☞ You can inspect a WheelTug patent here, but of far more interest to the lay reader (well, me) is this Powerpoint presentation to a conference of landing gear engineers last week. Not that I understand the engineering – but I sure understand the projected annual savings of $1 million or more per retrofitted aircraft, and the environmental benefits. So if WheelTug earned a royalty of $50,000 a year – 5% of the projected savings – on, say, 5,000 jets, that would be $250 million a year, pre-tax . . . which ain’t hay to a company whose present market cap is $50 million.
(The savings are fun to imagine. There’s the fuel, of course, and the tow trucks. But all kinds of other things you wouldn’t think of at first. Such as that the pilot could turn on his WheelTug motor to get his wheels spinning rapidly as he’s about to land – so instead of that rubber-burning jolt you feel when giant, expensive tires have to go from zero to 200mph in an instant, you’d land smoothly, with the wheels already turning.)
My rocket-scientist friend may certainly prove right, which is why this is a speculation. And neither the iron ore nor the motor is likely to start gushing actual cash – if either ever does – until 2010 at the earliest. Maybe the motors will prove unreliable. Maybe the Canadians will find endangered species living on our iron ore. But we’ve certainly made progress.
Here are some excerpts from the company’s (admittedly wacky) weekly investor email:
We have had a great conference, making contact with the relevant companies, and some very impressive and experienced engineers. There was a session on towbarless towing (which usually means tugs that lift and carry the front gear instead of pushing and pulling with a towbar), and the speaker of that session asked us to present WheelTug. He gave us his whole time, and we used it – all 90 minutes. The room was standing-room only, and most people there asked at least one question. The Powerpoint show we delivered will be posted on the SAE web site. . . .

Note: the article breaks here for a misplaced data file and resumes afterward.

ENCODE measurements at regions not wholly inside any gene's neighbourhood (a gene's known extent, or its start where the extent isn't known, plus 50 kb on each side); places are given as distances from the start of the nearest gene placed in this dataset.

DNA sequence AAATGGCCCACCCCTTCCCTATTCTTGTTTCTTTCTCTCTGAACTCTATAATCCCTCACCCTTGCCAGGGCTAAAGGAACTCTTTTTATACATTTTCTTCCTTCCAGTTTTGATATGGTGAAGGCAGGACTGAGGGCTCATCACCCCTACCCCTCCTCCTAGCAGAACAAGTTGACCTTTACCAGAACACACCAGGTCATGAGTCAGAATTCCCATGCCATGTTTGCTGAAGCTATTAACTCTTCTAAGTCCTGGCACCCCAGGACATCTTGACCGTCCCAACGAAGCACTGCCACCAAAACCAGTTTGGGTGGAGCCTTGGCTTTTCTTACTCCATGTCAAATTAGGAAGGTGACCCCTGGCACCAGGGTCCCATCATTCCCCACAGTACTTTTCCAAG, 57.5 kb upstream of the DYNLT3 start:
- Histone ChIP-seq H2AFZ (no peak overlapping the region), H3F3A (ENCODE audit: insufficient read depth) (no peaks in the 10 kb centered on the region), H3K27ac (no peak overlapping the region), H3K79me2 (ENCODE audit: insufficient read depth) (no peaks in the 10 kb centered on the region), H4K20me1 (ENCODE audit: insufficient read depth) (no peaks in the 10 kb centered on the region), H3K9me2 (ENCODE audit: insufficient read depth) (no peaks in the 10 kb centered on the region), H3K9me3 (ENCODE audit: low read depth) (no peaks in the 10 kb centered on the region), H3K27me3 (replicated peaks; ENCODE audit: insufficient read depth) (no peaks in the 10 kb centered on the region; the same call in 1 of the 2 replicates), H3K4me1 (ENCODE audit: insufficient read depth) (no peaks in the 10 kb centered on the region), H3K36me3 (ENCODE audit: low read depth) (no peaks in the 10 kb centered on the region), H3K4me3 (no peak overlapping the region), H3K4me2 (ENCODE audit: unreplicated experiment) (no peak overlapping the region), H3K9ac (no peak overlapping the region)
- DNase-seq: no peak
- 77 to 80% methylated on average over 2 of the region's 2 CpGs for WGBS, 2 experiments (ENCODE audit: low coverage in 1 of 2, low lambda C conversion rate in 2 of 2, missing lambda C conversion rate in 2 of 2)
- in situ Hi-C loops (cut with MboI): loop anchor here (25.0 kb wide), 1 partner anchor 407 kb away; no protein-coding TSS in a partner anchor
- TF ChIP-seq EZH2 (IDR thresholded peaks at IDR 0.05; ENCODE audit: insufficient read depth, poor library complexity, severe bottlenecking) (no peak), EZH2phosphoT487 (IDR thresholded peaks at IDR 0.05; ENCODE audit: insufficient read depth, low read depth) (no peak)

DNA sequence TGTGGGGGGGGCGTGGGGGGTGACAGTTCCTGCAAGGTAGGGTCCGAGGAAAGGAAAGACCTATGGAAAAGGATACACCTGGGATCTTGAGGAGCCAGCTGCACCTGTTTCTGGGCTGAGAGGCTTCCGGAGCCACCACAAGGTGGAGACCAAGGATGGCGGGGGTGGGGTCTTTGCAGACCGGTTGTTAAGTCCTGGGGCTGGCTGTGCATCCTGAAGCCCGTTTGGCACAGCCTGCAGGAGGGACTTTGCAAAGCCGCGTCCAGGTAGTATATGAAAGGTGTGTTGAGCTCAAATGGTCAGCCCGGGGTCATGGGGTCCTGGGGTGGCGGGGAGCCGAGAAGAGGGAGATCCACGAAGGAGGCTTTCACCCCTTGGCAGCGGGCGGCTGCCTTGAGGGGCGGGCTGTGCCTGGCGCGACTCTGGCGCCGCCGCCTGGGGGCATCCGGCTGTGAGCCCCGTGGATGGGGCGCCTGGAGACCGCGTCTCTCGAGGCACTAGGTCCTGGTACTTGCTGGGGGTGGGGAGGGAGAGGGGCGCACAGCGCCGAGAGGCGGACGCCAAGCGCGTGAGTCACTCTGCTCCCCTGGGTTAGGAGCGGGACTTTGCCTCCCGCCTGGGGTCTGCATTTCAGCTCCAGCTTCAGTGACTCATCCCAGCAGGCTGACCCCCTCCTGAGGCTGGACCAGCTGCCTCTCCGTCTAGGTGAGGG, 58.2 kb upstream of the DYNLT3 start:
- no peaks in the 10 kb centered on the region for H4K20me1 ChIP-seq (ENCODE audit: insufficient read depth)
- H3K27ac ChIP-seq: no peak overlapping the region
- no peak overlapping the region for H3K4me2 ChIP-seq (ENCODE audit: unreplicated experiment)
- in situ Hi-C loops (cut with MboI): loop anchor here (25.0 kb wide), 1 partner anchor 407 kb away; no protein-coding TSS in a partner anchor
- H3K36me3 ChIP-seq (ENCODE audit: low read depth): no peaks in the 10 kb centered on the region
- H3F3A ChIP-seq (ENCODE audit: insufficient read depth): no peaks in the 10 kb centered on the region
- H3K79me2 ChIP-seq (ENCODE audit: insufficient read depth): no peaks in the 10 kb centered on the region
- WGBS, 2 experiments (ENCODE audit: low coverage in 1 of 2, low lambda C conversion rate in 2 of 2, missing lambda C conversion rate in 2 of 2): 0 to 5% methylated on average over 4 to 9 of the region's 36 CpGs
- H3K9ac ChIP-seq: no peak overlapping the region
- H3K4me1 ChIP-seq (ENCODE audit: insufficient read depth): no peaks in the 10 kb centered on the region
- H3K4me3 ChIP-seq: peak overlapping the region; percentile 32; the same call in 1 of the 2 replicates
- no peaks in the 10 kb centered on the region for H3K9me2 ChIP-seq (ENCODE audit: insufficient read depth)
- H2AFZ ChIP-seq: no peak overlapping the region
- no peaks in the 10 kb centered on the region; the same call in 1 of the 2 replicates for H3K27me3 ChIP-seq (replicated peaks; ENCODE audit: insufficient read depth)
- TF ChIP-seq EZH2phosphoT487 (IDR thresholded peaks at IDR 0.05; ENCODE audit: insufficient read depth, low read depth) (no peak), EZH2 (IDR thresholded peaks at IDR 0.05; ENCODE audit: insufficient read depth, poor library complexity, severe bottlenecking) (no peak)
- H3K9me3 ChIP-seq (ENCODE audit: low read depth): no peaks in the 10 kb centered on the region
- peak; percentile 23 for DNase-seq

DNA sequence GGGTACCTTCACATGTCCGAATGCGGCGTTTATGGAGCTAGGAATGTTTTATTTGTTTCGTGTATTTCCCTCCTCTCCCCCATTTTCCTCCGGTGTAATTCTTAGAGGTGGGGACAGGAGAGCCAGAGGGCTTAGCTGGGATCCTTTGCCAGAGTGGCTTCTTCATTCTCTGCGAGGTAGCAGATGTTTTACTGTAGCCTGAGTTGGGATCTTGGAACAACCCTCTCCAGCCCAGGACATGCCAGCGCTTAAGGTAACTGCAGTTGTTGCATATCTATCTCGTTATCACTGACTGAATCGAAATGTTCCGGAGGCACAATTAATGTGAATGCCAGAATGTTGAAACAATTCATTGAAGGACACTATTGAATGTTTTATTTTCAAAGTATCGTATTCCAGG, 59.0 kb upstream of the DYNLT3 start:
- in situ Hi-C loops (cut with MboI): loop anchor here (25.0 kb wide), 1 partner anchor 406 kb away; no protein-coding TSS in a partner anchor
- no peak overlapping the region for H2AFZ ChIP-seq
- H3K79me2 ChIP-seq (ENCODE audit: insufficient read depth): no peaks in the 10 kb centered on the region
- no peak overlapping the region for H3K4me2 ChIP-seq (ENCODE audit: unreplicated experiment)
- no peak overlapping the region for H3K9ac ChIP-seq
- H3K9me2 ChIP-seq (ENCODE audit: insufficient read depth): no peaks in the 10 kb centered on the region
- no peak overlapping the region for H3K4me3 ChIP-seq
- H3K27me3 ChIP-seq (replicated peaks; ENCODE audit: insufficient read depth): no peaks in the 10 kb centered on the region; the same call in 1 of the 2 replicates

We continue to add to our staff. . . . This week we welcome on-board experts in FAA certification and airport operations. . . .
The first of many WheelTug patents has been issued, and is available on our web page.
Power Chips plc, Cool Chips plc, Avto Metals plc
As reported, a recent modification of deposition conditions of Avto Metals yielded a 3x increase in reduction of Electron Volt Work Function over previous work. In absolute numbers we saw about a 30% reduction in eV, which is huge news. This has to be confirmed and confirmed again, though this is very exciting news.
The wafers from the second manufacturing round from our European foundry have arrived. We made a few improvements to the mask and deposition process, expecting some improvement in Avto effect.
We will attempt to replicate the recent findings on Avto Metals deposition condition on these new wafers.
Sourcing of wafers for “Round 3” has commenced but we don’t have a firm delivery date yet. We expect a much larger Avto effect from “Round 3”. The latest tests are beginning to verge on commercial results and there is actually a possibility that “Round 3” can give us commercial results. This is almost too much to hope for, but it is a real possibility.
We continue to have discussions world-wide regarding funding.
[. . .]
Our general research and patenting work continues apace. We are working on fundamental additional scientific breakthroughs in several fields which we are patenting.
These are truly exciting times.
Please pray for Gogita.
Chana B. Cox [the chairman’s wife] has just completed another book, “Reflections on the Logic of the Good”. This is another super read. This book and “Liberty, God’s gift to Humanity” are both very basic political theory. Please look at www.religiousliberalism.org. This is a great show done by Rebecca Becker on the “Liberty” book. It is a marvelous visual presentation. “Liberty, God’s Gift to Humanity”, by Chana B. Cox is a spectacular read.
Tonight is the 31th night of the Omer.
Lag B’Omer is Sunday. We are planning on building great bonfires.
And to you.
Quote of the Day
In 1800, 75% of [an American's] working man's expenditures went for food alone. By 1850, that had dropped to 50%. Today it is a little more than 11%.~The Wall Street Journal, September 20, 1996